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How to get rid of a hanging wart

Updated August 08, 2017

A hanging wart, more commonly referred to as a skin tag, is a piece of skin that literally droops or hangs. They can be large or small, and are most commonly found in areas where skin is thin or rubs against other skin or clothing. For example, they often occur in the armpits or on the neck, eyelids, chest or even the groin region. According to MedicineNet.com, nearly half of the U.S. population has them at some point or another. Although they are harmless, most people want to remove skin tags for aesthetic purposes.

Tie a piece of thread or dental floss around the base of the hanging wart.

Pull tightly on the thread and make sure it is tight enough so that it won't fall off.

Place a bandage over the thread.

Leave the thread on the hanging skin tag for several days. It will likely fall off on its own. If it doesn't, repeat the process.

Sterilise a pair of scissors by soaking them rubbing alcohol. Cut the hanging wart off with the sterilised scissors and place a bandage over the removed wart. It may bleed, so extra gauze should be close at hand. Change bandages as necessary.

Use an over the counter product for wart removal. These can be purchased at a pharmacy, online or from your doctor. Some popular brands include Dermisil and Amoils.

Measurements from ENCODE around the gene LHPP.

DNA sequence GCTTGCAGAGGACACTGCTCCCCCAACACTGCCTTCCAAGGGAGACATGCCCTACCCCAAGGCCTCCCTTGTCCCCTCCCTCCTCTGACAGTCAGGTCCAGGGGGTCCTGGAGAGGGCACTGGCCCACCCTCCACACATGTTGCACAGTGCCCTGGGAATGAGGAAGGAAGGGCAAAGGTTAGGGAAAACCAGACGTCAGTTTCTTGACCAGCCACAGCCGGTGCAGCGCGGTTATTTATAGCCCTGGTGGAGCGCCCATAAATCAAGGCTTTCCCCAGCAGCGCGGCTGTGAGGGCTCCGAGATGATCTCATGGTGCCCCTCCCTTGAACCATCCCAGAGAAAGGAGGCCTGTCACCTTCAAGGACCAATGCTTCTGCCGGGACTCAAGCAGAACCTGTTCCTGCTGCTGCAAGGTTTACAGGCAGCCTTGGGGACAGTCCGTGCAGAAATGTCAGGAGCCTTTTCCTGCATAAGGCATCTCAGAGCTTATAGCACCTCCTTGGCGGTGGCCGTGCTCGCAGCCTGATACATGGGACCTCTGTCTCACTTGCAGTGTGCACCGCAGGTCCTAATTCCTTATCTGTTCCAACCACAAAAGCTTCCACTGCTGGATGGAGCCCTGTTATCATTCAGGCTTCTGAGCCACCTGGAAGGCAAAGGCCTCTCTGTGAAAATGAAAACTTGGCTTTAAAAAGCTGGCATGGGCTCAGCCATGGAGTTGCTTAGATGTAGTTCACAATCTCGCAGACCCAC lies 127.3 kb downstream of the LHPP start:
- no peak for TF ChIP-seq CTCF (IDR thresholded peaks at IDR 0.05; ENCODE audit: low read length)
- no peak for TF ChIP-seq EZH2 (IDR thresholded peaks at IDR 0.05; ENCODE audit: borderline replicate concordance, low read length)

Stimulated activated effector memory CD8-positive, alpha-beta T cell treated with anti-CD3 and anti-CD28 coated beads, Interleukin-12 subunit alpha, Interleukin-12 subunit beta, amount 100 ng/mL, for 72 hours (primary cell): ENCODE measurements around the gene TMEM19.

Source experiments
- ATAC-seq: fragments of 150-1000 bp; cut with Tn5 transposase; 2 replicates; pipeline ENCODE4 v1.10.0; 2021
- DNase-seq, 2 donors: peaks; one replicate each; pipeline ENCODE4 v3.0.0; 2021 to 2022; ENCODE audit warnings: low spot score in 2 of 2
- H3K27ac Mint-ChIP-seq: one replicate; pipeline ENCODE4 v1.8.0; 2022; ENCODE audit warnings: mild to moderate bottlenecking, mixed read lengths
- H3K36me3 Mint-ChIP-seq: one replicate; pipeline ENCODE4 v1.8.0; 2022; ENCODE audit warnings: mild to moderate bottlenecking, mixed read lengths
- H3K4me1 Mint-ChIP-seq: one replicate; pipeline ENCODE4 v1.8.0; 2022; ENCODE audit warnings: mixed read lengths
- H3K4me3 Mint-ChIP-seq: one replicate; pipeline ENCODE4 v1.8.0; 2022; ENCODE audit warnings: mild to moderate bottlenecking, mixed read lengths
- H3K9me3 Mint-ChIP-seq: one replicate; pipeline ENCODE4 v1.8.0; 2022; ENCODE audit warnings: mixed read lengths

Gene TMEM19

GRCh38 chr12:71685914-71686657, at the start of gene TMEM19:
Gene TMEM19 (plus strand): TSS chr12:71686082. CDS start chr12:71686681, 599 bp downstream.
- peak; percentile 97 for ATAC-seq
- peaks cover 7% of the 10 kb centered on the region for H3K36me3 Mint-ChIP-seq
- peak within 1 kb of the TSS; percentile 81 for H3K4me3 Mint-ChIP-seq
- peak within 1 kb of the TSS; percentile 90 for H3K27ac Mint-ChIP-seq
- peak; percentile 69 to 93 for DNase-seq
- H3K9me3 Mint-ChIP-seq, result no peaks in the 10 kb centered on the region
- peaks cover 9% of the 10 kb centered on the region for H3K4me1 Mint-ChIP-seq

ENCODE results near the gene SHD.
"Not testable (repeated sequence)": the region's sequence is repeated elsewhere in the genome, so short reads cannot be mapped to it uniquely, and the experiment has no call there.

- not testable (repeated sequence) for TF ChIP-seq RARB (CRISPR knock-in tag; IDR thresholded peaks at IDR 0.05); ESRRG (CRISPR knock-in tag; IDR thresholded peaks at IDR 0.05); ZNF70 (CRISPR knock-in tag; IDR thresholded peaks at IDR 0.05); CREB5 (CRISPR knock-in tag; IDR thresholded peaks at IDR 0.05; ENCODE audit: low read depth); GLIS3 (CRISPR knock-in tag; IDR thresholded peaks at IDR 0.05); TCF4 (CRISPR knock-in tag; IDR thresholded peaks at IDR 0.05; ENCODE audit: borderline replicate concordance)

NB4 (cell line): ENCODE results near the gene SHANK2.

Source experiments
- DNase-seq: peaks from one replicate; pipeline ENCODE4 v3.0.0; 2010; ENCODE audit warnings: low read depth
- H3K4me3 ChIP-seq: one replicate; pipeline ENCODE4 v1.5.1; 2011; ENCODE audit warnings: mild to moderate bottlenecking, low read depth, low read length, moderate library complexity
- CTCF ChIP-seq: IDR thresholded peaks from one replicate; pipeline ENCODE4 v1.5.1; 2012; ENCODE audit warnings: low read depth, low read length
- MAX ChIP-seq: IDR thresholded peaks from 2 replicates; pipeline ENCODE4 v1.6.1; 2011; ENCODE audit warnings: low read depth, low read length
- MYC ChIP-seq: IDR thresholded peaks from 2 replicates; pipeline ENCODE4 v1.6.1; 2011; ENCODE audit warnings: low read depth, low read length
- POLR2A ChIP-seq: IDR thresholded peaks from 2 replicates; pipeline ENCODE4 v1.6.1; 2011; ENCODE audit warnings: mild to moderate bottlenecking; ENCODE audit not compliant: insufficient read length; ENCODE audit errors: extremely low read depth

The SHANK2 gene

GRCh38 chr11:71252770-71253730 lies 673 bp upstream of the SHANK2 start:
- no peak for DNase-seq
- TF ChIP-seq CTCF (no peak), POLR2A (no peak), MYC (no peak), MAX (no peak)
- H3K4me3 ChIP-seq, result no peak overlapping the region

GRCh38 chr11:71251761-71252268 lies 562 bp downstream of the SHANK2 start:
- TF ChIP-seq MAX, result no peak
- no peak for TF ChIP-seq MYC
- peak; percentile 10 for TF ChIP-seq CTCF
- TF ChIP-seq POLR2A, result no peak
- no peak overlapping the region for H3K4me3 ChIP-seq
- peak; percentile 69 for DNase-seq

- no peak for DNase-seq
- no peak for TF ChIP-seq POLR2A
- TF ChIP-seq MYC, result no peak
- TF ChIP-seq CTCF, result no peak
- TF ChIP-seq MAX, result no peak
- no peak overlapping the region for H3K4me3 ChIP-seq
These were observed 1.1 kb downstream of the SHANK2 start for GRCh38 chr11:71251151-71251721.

Freeze the wart with a liquid nitrogen injection. This treatment should only be administered by your doctor.

Burn the hanging wart off with a medical electric cautery. Again, this is something that only your physician should do.

Things You'll Need

  • Thread or dental floss
  • Bandage
  • Scissors
  • Rubbing alcohol
  • Gauze
  • Over-the-counter product
  • Liquid nitrogen
  • Medical electric cautery
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About the Author

Wendy Rose Gould is a professional journalist who has contributed to "Glamour" magazine and the Huffington Post, among other publications. After internships at the "Indianapolis Business Journal," "Kiwanis International" and "NUVO Newsweekly," she earned BA degrees in journalism and philosophy from Franklin College in 2008. Gould specializes in lifestyle topics.